Ten and a half years ago I started my journey into animal welfare. The topic of No Kill was just coming to Columbus. The first year I educated myself by volunteering at Columbus Animal Care and Control (CACC) talking to different people who had been in the field. After Animal SOS was started, we collaborated with them on many things like the start of the Community Cat Program, mass adoption events with other area rescues and medical care of the impounded animals.
I also served on the Animal Control Advisory Board for two terms and still attend their meetings. During that time, I never saw an appeal of a dangerous dog classification like the one I witnessed on the 10th of this month.
When CACC issues a charge of a dangerous dog, the owner either agrees to strict restrictions to keep their dog, euthanizes the animal, or appeals. For my first term on this board, basically hearing appeals was all we did. In none of the cases before this one have I heard charges about one bite/snap, two punctures instead of multiple. Never had I heard a case where the bite occurred in a private residence. Never had I heard a case where one bite resulted in 43 charges. (Neither had a court clerk with 19 years experience) Never had I heard a case where the citing field officer did not speak. Never had I heard a case where the board members were not allowed to keep the evidence presented to them. Never had I attended a meeting when there was a deputy sheriff present.
I take dog aggression very seriously. While we at Animal SOS try to save them all, we recognize that it’s not always possible and have euthanized dogs for aggression. Yet if every dog that bit was classified as dangerous, we wouldn’t have a dog over population problem in Columbus and you would not be able to find a chihuahua. Under the right circumstances, any dog might bite.
So why was this dog treated differently? Perhaps it was because his owner is the director of the organization who was making a proposal to the city in an effort to privatize operations of animal control. (The proposal has been submitted and we are awaiting the city’s response.) She was pressured by CACC staff to euthanize the dog, before her court date, before the hearing. She was told her dog would have to be muzzled ANYTIME when he was outside her home, even though he has no history of biting outside. The bite victim’s story changed in less than a week between the court date (where the owner took full responsibility for the bite as she has from the beginning) and the Advisory Board hearing. At least four people outside of the two parties directly involved know that to be true, two are CACC employees.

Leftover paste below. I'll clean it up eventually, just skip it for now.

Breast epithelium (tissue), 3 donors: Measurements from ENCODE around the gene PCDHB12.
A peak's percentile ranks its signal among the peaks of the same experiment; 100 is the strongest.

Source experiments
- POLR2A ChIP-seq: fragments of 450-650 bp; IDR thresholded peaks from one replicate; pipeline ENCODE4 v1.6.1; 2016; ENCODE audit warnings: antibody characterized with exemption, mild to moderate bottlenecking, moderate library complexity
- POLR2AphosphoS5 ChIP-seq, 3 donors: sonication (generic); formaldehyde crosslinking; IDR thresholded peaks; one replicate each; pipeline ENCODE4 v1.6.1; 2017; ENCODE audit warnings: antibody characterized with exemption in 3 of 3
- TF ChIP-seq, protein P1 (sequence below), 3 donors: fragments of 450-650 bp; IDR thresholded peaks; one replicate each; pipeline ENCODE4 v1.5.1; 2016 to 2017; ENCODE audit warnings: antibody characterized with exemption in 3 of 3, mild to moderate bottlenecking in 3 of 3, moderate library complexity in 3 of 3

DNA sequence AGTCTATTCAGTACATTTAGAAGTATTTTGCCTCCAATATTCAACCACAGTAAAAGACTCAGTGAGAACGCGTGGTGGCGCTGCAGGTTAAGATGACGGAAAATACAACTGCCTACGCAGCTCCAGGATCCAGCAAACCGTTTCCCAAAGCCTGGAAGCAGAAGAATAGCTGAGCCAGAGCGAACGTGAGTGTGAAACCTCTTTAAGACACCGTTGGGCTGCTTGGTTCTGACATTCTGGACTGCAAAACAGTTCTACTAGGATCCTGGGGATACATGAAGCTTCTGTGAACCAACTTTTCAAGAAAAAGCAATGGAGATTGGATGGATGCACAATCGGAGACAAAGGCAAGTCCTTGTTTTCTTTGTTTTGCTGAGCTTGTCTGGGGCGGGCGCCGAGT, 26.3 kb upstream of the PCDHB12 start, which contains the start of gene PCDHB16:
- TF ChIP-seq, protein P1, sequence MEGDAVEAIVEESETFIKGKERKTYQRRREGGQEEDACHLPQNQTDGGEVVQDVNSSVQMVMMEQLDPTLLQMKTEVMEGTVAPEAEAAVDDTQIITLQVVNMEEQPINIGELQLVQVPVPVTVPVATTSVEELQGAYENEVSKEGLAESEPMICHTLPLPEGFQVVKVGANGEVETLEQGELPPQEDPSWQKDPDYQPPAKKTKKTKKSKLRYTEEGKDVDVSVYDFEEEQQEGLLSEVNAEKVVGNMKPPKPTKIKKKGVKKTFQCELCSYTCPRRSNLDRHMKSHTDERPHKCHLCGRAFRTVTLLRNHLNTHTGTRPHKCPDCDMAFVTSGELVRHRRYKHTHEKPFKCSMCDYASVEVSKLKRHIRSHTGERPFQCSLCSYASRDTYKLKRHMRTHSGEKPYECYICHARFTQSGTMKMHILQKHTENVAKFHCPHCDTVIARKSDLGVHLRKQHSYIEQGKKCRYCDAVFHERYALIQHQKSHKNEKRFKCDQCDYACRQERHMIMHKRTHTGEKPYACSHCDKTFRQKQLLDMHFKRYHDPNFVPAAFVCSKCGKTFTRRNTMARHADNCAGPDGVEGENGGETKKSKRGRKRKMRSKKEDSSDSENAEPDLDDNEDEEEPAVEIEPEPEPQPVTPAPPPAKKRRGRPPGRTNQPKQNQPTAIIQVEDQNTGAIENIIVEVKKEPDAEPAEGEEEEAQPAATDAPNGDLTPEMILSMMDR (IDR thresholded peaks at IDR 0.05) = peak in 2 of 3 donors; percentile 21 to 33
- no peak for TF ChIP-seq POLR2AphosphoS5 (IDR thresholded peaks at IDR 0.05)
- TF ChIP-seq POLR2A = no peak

This treatment is an acceleration of the past harassment one of Animal SOS’ staff received earlier this year. Before we received our rescue license, we adopted the animals we were saving. On January 6th of this year, the same CACC field officer goes to a staff member's home (she has a Ring camera) in the middle of the day for proof of the spay/neuter of “the dogs” she adopted. As a side note, they couldn’t harass the other staff member because she does not live in Muscogee County. They cannot enforce spay/neuter vouchers which is why Animal SOS is spending literally thousands of dollars each month to fix CACC impounded dogs and cats before they leave the building. This visit occurred more than five months after her last adoption, not the 30 day follow up they say is practiced. A dog could have easily already had a litter.
When the staff member called the field officer that left the notice, he could not immediately give her the dogs’ log ID# which is the only way we can track which dog out of the dozens of possible dogs they were asking about and how they track. She heard nothing more until six weeks later when the officer came back to her home. She then called the center and one of the shelter staff provided the needed number showing they were asking about dogs adopted a full year before. In minutes we could show them where and when Paws (who turns in the vouchers to CACC for reimbursement) had fixed him. Think of the time it took to send a field officer who could not identify the dogs not once but twice to the home of someone who typically is INSIDE animal control two or three times a week. No wonder the officers don’t have time to take action against cruelty.
The current management by their actions have shown their true regards to the two animal rescues who are responsible for them maintaining their low kill status last year. The lack of a professional approach in dealing with the individuals in either case is shocking. What type of relationship is this indicating?
We are not saying that we expect special treatment in any way. Yet we don’t expect to be treated like we are a problem. Especially when there are many important problems not being addressed in the interest of a dog responsible and safe community.
We do it for the dogs and cats who need a second chance of finding a good home. There are enough challenges without wasting our time on games. The citizens and animals deserve better from our city.